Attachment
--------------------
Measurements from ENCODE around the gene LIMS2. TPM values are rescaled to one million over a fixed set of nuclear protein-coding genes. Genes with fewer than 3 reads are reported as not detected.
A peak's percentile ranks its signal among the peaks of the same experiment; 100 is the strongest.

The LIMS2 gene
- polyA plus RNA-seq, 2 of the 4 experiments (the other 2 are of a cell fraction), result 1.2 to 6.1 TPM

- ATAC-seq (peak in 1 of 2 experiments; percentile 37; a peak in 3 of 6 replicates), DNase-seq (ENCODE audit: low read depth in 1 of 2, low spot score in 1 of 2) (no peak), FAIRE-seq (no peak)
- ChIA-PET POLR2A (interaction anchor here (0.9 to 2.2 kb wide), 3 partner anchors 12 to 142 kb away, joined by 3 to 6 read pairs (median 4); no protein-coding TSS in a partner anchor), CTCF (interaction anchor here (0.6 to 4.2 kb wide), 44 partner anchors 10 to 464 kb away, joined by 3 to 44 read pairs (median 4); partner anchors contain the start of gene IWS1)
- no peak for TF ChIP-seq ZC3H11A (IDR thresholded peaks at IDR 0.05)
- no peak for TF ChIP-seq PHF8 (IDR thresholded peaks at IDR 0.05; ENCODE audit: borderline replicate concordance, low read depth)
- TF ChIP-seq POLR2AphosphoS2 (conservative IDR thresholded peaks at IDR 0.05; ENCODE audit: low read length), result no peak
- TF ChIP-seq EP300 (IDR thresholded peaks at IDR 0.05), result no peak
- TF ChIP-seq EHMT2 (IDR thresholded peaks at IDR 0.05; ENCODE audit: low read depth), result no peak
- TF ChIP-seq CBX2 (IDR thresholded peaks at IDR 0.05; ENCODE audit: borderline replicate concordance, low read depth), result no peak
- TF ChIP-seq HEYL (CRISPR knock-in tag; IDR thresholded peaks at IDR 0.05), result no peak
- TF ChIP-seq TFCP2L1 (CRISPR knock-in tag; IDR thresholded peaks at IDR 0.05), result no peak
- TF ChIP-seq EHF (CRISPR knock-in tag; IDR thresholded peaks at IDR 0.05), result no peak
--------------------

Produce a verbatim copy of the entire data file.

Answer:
Measurements from ENCODE around the gene LIMS2. TPM values are rescaled to one million over a fixed set of nuclear protein-coding genes. Genes with fewer than 3 reads are reported as not detected.
A peak's percentile ranks its signal among the peaks of the same experiment; 100 is the strongest.

The LIMS2 gene
- polyA plus RNA-seq, 2 of the 4 experiments (the other 2 are of a cell fraction), result 1.2 to 6.1 TPM

- ATAC-seq (peak in 1 of 2 experiments; percentile 37; a peak in 3 of 6 replicates), DNase-seq (ENCODE audit: low read depth in 1 of 2, low spot score in 1 of 2) (no peak), FAIRE-seq (no peak)
- ChIA-PET POLR2A (interaction anchor here (0.9 to 2.2 kb wide), 3 partner anchors 12 to 142 kb away, joined by 3 to 6 read pairs (median 4); no protein-coding TSS in a partner anchor), CTCF (interaction anchor here (0.6 to 4.2 kb wide), 44 partner anchors 10 to 464 kb away, joined by 3 to 44 read pairs (median 4); partner anchors contain the start of gene IWS1)
- no peak for TF ChIP-seq ZC3H11A (IDR thresholded peaks at IDR 0.05)
- no peak for TF ChIP-seq PHF8 (IDR thresholded peaks at IDR 0.05; ENCODE audit: borderline replicate concordance, low read depth)
- TF ChIP-seq POLR2AphosphoS2 (conservative IDR thresholded peaks at IDR 0.05; ENCODE audit: low read length), result no peak
- TF ChIP-seq EP300 (IDR thresholded peaks at IDR 0.05), result no peak
- TF ChIP-seq EHMT2 (IDR thresholded peaks at IDR 0.05; ENCODE audit: low read depth), result no peak
- TF ChIP-seq CBX2 (IDR thresholded peaks at IDR 0.05; ENCODE audit: borderline replicate concordance, low read depth), result no peak
- TF ChIP-seq HEYL (CRISPR knock-in tag; IDR thresholded peaks at IDR 0.05), result no peak
- TF ChIP-seq TFCP2L1 (CRISPR knock-in tag; IDR thresholded peaks at IDR 0.05), result no peak
- TF ChIP-seq EHF (CRISPR knock-in tag; IDR thresholded peaks at IDR 0.05), result no peak